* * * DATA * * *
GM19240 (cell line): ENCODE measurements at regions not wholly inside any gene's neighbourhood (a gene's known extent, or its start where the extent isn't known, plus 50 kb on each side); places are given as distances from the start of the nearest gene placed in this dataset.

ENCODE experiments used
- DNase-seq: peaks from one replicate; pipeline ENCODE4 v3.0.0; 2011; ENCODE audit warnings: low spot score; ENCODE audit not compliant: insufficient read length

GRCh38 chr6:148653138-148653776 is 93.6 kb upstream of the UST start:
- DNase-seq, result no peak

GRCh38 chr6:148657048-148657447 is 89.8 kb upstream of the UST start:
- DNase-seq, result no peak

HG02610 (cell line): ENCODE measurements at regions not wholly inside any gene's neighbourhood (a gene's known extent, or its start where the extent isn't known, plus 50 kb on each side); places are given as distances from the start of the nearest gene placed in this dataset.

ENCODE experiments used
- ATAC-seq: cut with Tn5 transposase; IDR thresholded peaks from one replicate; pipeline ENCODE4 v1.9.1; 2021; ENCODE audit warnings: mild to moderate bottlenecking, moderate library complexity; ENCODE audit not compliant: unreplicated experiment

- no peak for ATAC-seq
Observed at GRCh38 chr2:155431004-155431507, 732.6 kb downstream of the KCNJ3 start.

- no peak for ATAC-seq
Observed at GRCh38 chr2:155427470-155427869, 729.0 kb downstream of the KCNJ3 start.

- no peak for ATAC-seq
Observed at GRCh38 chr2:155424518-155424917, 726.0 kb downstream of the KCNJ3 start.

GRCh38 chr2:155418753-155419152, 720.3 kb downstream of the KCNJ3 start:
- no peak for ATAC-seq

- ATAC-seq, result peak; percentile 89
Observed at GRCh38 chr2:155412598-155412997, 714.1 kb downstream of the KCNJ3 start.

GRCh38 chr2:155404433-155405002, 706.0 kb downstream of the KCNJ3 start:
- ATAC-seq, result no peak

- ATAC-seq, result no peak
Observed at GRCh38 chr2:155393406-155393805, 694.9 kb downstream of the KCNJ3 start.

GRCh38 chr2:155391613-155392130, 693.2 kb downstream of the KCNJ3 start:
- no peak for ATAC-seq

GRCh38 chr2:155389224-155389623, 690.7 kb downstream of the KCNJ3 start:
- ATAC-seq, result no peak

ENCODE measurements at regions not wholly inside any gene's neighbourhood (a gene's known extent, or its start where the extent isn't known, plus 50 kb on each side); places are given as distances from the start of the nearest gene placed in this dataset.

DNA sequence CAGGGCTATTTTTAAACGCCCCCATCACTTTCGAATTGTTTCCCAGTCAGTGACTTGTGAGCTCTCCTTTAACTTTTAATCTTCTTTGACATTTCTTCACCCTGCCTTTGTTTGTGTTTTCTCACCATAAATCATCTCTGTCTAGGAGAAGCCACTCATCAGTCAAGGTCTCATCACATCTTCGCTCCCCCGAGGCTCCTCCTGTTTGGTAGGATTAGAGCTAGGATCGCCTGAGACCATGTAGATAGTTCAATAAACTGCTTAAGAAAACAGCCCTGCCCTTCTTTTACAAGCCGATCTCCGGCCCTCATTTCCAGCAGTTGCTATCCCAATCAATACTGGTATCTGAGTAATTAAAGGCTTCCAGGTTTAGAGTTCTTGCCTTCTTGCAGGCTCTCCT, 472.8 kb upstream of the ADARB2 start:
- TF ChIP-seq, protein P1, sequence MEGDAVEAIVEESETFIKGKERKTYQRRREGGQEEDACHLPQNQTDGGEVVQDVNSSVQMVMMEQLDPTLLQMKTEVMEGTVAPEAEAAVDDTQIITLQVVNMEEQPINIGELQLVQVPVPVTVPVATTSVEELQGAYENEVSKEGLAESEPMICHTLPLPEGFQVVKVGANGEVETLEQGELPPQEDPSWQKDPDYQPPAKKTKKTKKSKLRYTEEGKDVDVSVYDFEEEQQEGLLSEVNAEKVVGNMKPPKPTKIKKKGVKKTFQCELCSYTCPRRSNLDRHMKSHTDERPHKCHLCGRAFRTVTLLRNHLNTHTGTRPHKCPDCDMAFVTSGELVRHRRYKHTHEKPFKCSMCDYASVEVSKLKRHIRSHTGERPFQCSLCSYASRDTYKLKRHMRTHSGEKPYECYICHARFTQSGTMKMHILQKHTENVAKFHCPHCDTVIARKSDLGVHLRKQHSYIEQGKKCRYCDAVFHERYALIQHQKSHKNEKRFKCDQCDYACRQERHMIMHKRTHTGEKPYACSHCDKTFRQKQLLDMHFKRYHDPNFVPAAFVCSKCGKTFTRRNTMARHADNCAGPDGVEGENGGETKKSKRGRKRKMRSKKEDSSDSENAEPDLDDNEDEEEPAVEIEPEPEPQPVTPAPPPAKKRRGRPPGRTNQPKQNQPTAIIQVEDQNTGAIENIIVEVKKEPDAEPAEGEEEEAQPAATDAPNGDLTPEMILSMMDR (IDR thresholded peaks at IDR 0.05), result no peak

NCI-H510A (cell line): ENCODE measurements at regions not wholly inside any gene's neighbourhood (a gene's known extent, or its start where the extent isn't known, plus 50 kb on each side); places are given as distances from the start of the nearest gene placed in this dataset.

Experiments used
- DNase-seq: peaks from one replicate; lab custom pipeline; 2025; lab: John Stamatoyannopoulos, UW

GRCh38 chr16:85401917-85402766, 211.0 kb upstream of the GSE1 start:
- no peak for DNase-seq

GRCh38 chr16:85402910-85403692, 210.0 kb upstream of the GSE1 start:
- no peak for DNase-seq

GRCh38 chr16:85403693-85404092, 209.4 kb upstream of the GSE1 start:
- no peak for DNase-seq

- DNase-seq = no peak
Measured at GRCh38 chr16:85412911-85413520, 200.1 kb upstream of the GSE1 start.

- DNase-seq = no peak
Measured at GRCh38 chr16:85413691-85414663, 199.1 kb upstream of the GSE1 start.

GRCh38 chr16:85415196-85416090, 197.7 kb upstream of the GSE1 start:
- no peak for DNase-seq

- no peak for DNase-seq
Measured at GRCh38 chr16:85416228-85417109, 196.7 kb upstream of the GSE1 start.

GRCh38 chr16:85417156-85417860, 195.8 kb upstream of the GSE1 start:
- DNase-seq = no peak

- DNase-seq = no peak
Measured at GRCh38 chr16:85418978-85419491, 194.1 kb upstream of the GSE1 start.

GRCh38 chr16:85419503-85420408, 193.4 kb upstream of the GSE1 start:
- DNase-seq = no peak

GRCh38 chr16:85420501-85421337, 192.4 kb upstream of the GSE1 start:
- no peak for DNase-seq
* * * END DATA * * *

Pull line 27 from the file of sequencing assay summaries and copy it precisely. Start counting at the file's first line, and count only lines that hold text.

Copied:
GRCh38 chr2:155389224-155389623, 690.7 kb downstream of the KCNJ3 start: